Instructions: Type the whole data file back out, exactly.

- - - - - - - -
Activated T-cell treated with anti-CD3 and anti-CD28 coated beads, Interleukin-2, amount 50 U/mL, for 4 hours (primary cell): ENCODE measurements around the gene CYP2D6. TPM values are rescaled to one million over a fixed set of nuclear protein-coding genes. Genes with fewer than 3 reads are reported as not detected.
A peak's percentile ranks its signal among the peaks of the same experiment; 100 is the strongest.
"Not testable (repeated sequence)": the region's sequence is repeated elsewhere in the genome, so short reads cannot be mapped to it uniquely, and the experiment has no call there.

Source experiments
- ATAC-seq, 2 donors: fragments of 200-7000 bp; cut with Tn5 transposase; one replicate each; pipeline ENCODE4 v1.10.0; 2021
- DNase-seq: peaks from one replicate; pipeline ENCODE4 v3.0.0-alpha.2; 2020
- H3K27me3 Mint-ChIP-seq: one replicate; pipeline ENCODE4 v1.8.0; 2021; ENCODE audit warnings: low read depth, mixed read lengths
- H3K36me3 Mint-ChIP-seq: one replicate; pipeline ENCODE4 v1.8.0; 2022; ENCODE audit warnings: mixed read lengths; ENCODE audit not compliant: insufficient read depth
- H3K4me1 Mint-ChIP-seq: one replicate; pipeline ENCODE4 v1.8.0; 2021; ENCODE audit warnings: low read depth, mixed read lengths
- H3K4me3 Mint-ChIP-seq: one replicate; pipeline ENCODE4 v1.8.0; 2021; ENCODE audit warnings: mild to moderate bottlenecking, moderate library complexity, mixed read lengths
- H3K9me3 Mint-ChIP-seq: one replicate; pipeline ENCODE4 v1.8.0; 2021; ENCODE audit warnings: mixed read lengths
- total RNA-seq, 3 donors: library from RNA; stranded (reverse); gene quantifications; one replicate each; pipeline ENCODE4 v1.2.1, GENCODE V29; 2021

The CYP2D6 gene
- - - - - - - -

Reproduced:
Activated T-cell treated with anti-CD3 and anti-CD28 coated beads, Interleukin-2, amount 50 U/mL, for 4 hours (primary cell): ENCODE measurements around the gene CYP2D6. TPM values are rescaled to one million over a fixed set of nuclear protein-coding genes. Genes with fewer than 3 reads are reported as not detected.
A peak's percentile ranks its signal among the peaks of the same experiment; 100 is the strongest.
"Not testable (repeated sequence)": the region's sequence is repeated elsewhere in the genome, so short reads cannot be mapped to it uniquely, and the experiment has no call there.

Source experiments
- ATAC-seq, 2 donors: fragments of 200-7000 bp; cut with Tn5 transposase; one replicate each; pipeline ENCODE4 v1.10.0; 2021
- DNase-seq: peaks from one replicate; pipeline ENCODE4 v3.0.0-alpha.2; 2020
- H3K27me3 Mint-ChIP-seq: one replicate; pipeline ENCODE4 v1.8.0; 2021; ENCODE audit warnings: low read depth, mixed read lengths
- H3K36me3 Mint-ChIP-seq: one replicate; pipeline ENCODE4 v1.8.0; 2022; ENCODE audit warnings: mixed read lengths; ENCODE audit not compliant: insufficient read depth
- H3K4me1 Mint-ChIP-seq: one replicate; pipeline ENCODE4 v1.8.0; 2021; ENCODE audit warnings: low read depth, mixed read lengths
- H3K4me3 Mint-ChIP-seq: one replicate; pipeline ENCODE4 v1.8.0; 2021; ENCODE audit warnings: mild to moderate bottlenecking, moderate library complexity, mixed read lengths
- H3K9me3 Mint-ChIP-seq: one replicate; pipeline ENCODE4 v1.8.0; 2021; ENCODE audit warnings: mixed read lengths
- total RNA-seq, 3 donors: library from RNA; stranded (reverse); gene quantifications; one replicate each; pipeline ENCODE4 v1.2.1, GENCODE V29; 2021

The CYP2D6 gene